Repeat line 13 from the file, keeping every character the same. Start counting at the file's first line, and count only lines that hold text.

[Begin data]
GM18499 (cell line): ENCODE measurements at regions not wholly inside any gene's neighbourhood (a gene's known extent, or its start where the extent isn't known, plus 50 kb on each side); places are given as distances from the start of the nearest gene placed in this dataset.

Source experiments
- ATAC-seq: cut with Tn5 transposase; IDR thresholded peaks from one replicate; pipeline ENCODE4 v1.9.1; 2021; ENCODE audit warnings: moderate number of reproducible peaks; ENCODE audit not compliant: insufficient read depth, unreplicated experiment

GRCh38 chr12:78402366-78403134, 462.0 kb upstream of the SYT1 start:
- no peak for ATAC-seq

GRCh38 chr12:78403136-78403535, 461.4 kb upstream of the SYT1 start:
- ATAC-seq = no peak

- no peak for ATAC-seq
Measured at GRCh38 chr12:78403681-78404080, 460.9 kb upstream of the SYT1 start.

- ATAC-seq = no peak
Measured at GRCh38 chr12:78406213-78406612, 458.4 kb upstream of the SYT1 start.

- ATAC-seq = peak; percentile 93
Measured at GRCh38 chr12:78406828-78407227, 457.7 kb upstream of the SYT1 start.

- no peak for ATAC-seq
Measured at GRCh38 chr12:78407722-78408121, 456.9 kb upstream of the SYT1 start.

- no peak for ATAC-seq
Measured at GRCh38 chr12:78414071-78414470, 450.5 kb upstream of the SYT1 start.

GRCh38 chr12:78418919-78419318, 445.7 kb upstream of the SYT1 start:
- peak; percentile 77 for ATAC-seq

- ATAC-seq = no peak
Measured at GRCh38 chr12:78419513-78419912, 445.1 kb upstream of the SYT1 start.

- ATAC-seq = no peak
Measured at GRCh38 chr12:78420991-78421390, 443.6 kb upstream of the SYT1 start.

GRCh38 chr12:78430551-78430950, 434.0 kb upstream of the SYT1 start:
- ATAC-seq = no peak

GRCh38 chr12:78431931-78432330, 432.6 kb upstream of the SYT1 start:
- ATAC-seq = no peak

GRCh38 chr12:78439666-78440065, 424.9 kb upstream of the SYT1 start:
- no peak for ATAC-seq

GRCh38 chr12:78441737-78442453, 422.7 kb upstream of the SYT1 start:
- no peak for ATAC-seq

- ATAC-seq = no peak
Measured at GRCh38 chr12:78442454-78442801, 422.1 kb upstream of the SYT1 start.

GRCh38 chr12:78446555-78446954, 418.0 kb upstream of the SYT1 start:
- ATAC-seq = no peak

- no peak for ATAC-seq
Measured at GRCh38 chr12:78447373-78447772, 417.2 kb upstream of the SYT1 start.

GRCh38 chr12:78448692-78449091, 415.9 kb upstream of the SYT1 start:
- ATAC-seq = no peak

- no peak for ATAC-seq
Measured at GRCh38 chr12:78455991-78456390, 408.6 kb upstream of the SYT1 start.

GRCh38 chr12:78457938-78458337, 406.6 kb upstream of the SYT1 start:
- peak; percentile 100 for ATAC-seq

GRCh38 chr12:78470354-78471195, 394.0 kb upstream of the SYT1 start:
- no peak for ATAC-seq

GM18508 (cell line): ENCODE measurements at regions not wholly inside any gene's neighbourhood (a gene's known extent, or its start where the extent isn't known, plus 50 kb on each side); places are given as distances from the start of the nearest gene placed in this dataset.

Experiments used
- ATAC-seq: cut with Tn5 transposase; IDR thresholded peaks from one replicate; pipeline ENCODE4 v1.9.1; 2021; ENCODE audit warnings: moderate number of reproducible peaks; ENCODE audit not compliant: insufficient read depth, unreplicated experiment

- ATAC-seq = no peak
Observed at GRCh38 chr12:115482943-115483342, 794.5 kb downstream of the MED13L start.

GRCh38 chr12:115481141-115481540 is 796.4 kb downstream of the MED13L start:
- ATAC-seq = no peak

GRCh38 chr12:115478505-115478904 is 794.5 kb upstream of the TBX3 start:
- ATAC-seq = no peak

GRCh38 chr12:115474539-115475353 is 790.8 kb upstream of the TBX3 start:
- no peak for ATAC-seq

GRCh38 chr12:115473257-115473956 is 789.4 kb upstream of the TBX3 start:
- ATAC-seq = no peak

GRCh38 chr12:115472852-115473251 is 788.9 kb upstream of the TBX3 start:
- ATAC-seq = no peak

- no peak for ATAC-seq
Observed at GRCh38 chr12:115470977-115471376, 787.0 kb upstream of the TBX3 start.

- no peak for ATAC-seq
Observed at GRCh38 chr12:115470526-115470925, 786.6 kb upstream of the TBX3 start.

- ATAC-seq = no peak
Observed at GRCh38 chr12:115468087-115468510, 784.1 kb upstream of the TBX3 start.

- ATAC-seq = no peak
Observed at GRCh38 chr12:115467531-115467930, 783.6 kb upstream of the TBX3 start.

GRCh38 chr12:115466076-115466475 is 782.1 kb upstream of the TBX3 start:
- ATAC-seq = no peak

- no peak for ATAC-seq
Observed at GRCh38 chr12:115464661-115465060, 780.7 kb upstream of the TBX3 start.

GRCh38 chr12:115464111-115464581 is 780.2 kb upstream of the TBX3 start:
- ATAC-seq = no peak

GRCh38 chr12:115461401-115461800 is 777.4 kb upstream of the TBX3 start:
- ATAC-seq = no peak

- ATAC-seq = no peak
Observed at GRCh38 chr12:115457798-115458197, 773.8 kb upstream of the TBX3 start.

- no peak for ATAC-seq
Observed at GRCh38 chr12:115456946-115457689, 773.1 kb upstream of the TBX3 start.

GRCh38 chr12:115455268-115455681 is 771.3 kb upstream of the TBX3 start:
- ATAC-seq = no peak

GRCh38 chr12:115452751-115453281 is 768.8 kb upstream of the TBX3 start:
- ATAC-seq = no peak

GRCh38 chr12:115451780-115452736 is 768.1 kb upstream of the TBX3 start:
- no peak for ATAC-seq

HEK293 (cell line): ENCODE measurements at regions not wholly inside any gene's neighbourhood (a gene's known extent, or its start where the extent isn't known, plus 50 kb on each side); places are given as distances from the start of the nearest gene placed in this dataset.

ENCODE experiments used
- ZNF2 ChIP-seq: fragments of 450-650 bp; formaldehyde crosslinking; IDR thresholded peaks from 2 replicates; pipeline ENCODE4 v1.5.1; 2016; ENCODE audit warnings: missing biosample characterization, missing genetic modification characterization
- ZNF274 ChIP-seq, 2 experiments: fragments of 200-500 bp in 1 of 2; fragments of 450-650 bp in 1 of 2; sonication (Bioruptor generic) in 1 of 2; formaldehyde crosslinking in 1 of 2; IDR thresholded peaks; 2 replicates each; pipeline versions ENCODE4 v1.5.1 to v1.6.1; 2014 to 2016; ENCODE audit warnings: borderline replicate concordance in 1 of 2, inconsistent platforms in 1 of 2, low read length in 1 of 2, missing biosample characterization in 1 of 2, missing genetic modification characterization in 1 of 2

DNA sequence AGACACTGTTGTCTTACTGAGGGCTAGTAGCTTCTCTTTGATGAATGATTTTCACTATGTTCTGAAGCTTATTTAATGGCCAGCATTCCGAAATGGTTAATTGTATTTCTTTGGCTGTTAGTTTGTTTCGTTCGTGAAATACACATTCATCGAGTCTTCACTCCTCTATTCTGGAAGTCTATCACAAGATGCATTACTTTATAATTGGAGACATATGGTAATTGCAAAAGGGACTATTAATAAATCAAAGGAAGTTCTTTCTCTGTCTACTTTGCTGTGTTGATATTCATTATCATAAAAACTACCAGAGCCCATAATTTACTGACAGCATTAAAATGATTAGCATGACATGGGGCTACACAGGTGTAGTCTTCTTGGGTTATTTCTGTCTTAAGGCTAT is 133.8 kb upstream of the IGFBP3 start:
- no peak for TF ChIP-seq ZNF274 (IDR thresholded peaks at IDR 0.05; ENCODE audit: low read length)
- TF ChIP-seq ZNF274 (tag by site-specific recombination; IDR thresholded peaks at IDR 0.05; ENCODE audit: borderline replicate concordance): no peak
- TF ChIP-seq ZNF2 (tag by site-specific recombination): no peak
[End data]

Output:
Measured at GRCh38 chr12:78406828-78407227, 457.7 kb upstream of the SYT1 start.